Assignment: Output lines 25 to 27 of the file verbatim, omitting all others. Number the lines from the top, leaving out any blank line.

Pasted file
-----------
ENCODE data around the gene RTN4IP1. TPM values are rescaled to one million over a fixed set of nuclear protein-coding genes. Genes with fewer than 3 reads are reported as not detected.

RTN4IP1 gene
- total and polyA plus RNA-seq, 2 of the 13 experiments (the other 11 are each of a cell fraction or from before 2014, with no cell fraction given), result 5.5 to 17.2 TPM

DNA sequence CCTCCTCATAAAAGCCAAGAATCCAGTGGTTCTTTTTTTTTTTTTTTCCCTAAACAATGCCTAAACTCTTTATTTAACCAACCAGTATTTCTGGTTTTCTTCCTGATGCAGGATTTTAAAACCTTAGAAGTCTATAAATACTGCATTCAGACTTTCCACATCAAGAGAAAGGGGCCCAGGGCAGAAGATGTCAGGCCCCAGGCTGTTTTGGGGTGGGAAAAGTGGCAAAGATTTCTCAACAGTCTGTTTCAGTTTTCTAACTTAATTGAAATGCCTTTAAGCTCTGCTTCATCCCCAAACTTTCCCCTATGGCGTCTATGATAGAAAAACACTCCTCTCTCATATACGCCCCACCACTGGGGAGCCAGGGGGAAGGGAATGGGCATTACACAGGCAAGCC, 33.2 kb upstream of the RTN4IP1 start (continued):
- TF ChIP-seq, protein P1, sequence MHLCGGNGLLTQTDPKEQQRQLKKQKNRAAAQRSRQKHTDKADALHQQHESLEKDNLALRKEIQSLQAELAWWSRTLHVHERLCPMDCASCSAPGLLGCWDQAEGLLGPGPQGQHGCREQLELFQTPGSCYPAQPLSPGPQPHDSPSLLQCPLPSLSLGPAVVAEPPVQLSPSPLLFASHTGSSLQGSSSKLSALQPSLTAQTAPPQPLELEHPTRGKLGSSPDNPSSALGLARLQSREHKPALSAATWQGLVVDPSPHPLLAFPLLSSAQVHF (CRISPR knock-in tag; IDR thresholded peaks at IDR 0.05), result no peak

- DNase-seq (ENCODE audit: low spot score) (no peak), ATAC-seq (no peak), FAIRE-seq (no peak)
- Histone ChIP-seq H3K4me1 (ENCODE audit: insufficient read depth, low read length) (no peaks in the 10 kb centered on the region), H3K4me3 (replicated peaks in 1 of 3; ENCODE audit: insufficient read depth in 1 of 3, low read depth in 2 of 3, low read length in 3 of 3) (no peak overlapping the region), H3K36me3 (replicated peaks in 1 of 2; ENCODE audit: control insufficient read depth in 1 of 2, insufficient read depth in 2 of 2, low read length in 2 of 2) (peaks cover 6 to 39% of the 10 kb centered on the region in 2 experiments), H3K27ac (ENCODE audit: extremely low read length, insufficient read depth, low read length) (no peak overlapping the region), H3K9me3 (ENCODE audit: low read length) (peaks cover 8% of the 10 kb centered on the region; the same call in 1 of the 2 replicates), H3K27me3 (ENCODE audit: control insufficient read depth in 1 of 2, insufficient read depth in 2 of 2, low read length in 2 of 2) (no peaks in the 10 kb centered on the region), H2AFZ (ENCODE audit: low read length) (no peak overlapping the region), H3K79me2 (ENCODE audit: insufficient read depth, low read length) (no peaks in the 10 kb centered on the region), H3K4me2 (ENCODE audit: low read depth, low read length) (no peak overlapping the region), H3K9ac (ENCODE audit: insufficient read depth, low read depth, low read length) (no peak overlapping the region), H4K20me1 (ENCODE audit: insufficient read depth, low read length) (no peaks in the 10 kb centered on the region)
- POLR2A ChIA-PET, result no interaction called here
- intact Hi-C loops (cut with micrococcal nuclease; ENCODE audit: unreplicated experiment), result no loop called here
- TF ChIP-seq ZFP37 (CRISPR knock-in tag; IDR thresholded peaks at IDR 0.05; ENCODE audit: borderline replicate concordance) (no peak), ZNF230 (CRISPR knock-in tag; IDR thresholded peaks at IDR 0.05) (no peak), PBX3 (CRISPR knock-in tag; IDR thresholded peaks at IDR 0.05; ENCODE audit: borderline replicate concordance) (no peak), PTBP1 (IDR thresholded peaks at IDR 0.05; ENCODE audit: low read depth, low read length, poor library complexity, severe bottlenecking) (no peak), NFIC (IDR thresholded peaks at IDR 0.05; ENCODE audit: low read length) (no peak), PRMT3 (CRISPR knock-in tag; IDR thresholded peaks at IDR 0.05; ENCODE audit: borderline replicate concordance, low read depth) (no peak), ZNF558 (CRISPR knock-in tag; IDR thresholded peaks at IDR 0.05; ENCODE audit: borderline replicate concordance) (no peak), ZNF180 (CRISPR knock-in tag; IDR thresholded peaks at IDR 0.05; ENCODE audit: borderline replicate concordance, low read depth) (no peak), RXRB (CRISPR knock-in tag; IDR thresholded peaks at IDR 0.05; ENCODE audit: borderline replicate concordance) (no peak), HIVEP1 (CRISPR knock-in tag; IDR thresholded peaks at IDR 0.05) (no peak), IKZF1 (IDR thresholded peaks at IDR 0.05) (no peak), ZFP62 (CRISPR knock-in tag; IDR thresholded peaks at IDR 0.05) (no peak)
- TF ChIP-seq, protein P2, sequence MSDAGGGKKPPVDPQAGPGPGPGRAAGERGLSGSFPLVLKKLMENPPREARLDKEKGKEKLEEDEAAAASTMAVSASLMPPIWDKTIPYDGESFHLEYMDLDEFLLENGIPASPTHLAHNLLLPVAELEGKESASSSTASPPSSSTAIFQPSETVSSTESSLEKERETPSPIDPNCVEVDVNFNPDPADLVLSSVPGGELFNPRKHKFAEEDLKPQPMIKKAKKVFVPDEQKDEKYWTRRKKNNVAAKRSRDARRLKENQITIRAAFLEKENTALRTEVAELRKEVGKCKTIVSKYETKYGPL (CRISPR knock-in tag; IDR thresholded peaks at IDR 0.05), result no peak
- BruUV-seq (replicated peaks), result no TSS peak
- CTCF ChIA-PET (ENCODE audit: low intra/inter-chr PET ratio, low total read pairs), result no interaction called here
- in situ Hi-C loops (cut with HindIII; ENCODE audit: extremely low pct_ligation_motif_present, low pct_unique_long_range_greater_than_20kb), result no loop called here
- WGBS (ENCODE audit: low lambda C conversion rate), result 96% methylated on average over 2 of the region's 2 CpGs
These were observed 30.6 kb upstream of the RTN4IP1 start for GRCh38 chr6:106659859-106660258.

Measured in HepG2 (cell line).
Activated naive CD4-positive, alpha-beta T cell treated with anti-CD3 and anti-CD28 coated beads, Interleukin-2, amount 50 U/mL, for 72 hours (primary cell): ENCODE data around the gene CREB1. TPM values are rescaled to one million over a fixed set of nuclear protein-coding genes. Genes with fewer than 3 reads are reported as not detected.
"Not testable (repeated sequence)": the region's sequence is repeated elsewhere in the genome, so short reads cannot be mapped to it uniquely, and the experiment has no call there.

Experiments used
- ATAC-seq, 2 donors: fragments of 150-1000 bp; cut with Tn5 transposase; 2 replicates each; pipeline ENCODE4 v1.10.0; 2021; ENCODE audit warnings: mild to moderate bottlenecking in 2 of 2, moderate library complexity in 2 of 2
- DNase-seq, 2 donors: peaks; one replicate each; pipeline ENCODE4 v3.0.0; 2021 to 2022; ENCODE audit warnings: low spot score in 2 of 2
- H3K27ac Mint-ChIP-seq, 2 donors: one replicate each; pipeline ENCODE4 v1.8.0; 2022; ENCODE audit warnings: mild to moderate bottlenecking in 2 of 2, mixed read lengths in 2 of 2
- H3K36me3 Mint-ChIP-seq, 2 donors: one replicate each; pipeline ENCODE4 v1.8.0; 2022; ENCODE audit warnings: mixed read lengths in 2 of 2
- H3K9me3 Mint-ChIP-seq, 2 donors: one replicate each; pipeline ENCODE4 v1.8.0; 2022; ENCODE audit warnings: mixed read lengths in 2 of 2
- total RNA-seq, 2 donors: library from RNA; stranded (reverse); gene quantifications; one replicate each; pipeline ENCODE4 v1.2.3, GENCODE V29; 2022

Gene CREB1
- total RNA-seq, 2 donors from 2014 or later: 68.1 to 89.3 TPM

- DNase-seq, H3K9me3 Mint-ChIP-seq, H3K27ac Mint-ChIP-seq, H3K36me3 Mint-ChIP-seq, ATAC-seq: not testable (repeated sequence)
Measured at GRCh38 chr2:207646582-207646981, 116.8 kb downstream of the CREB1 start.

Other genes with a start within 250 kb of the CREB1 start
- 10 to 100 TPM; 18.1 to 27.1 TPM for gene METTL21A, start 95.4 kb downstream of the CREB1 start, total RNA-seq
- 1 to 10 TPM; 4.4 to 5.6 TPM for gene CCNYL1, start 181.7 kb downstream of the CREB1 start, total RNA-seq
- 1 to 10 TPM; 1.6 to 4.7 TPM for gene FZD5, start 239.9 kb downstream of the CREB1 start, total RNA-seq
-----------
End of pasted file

- H3K9me3 Mint-ChIP-seq, 2 donors: one replicate each; pipeline ENCODE4 v1.8.0; 2022; ENCODE audit warnings: mixed read lengths in 2 of 2
- total RNA-seq, 2 donors: library from RNA; stranded (reverse); gene quantifications; one replicate each; pipeline ENCODE4 v1.2.3, GENCODE V29; 2022

Gene CREB1